Mark Stiving 

Yeah. Nice. You brought up the consultants, the people coming from McKinsey, or wherever they’re going to come from, BCG. And one of the things that I often see in the pricing world is that I’m just going to share an opinion with you. And then I want to hear how this affects your thinking or your clients’ thinking about hiring pricing people. What I often see is that you hire someone from a consultant, and they’ve been exposed to hundreds of different pricing situations, different companies, different industries. And so, I could take this pricing technique or tactic could say, yes, that applies here, no, that doesn’t apply here. On the other hand, I could take a pricing expert from the industry. And they know this industry inside and out. But they think that’s what Pricing means. So, they don’t have a broad view of Pricing. How do your clients think about this? 

Jon Jennings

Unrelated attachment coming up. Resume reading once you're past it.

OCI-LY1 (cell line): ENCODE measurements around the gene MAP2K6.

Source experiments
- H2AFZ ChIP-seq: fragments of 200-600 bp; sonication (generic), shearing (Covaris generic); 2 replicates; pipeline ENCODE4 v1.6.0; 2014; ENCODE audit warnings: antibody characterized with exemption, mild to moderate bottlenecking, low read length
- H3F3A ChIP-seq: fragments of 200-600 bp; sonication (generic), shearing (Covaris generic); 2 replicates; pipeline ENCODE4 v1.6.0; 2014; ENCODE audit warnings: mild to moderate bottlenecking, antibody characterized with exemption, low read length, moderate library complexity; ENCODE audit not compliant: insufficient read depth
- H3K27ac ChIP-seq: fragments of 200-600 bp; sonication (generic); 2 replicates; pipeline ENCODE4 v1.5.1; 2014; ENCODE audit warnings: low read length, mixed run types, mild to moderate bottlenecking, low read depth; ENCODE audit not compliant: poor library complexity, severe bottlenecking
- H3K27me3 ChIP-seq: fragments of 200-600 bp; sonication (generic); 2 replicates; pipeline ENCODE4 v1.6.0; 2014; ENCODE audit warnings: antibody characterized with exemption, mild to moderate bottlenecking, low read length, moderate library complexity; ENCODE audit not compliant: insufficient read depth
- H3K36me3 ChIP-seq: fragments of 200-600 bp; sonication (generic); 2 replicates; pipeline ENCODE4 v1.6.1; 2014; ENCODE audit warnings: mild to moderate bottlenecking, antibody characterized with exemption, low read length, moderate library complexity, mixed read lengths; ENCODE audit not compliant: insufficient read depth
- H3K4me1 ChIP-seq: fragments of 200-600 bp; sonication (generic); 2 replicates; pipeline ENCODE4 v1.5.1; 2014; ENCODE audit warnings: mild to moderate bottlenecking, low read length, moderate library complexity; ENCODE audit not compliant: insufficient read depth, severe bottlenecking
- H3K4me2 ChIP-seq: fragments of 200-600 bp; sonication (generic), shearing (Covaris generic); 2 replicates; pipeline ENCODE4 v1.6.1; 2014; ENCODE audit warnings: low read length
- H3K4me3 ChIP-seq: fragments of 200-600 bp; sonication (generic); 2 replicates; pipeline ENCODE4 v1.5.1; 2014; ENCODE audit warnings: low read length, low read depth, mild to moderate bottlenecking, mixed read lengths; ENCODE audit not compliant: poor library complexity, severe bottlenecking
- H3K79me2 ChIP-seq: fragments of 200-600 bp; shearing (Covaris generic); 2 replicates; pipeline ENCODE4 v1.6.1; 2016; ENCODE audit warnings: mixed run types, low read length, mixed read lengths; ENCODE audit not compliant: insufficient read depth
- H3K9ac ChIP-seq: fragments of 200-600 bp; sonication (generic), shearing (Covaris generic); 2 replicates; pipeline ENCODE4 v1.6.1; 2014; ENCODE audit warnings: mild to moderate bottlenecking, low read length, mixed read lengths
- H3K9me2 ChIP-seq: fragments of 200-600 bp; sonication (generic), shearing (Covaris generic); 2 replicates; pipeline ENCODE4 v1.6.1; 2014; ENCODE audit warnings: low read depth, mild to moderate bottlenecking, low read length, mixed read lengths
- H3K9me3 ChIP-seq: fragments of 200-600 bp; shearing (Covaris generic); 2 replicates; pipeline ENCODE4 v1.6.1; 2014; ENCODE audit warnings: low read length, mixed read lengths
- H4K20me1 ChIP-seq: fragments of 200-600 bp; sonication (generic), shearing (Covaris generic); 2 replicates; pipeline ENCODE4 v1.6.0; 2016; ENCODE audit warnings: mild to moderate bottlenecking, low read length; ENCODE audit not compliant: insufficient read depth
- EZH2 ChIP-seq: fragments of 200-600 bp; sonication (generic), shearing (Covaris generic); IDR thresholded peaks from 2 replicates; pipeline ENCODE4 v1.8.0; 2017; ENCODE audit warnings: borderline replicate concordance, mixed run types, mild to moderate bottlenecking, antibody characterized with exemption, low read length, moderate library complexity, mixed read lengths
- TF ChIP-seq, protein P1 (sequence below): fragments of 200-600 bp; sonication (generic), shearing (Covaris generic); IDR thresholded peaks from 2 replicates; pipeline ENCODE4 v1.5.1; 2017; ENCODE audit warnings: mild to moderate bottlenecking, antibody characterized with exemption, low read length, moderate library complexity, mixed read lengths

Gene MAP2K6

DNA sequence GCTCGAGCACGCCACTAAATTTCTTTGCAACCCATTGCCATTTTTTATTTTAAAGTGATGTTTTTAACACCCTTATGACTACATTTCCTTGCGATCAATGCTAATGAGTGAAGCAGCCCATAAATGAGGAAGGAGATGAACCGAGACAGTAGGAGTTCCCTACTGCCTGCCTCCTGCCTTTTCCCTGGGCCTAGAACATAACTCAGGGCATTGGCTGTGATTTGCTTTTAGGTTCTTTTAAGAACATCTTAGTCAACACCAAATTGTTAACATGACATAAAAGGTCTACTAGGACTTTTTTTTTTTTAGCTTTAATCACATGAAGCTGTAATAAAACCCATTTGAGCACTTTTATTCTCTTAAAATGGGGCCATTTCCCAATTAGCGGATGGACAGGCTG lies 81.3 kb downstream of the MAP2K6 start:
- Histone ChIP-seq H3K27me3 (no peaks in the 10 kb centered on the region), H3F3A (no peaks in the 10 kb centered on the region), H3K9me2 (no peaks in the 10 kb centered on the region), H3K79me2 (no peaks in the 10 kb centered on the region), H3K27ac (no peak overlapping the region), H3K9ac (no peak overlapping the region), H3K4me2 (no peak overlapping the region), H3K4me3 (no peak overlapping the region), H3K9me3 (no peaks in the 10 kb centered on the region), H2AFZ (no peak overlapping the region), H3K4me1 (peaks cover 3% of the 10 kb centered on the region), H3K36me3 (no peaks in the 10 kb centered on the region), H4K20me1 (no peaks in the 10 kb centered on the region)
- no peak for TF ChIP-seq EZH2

I’ll give you my scope on the consultant. Because there’s kind of strength and a weakness to the consulting talent, especially if it’s pure consulting, they graduated college, went into consulting, maybe they even did an MBA and came back. And their theoretical knowledge is outstanding, their ability to kind of put together a strategy is second to none, and they’ve got a ton of exposure. So, they’ve seen, as you said, they’ve seen a lot of different situations. What they haven’t done is the back end, the execution side. They’re used to walking into a building, and they’ve got this price tag over their head that says x $1,000 an hour or whatever it is, or I mean a million-dollar project, and they can get away with a lot because everybody’s listening. When your internal, you know, you get it kind of maneuver a little differently. It’s not the same. So, there’s a little bit of a struggle occasionally for that individual to adjust. And some don’t, they just don’t adjust well. Many, many do. And it’s a good recruiter who can kind of walk, you know, hopefully help you identify that. But you know, as far as the industry person, it’s kind of the opposite is true. They know, kind of the execution side, of kind of building out with a data and these look like and do all the different, those different elements and they understand their industry vertical very well. But they’ve only seen it through one or two lenses. And maybe they’ve got some more knowledge. But you know, for someone that’s earlier in their career, or midpoint in their career, they’ve probably only had a few lenses, but the consultant has more. So, I think it’s you’re looking to build a team, I’d suggest getting a mixture of both.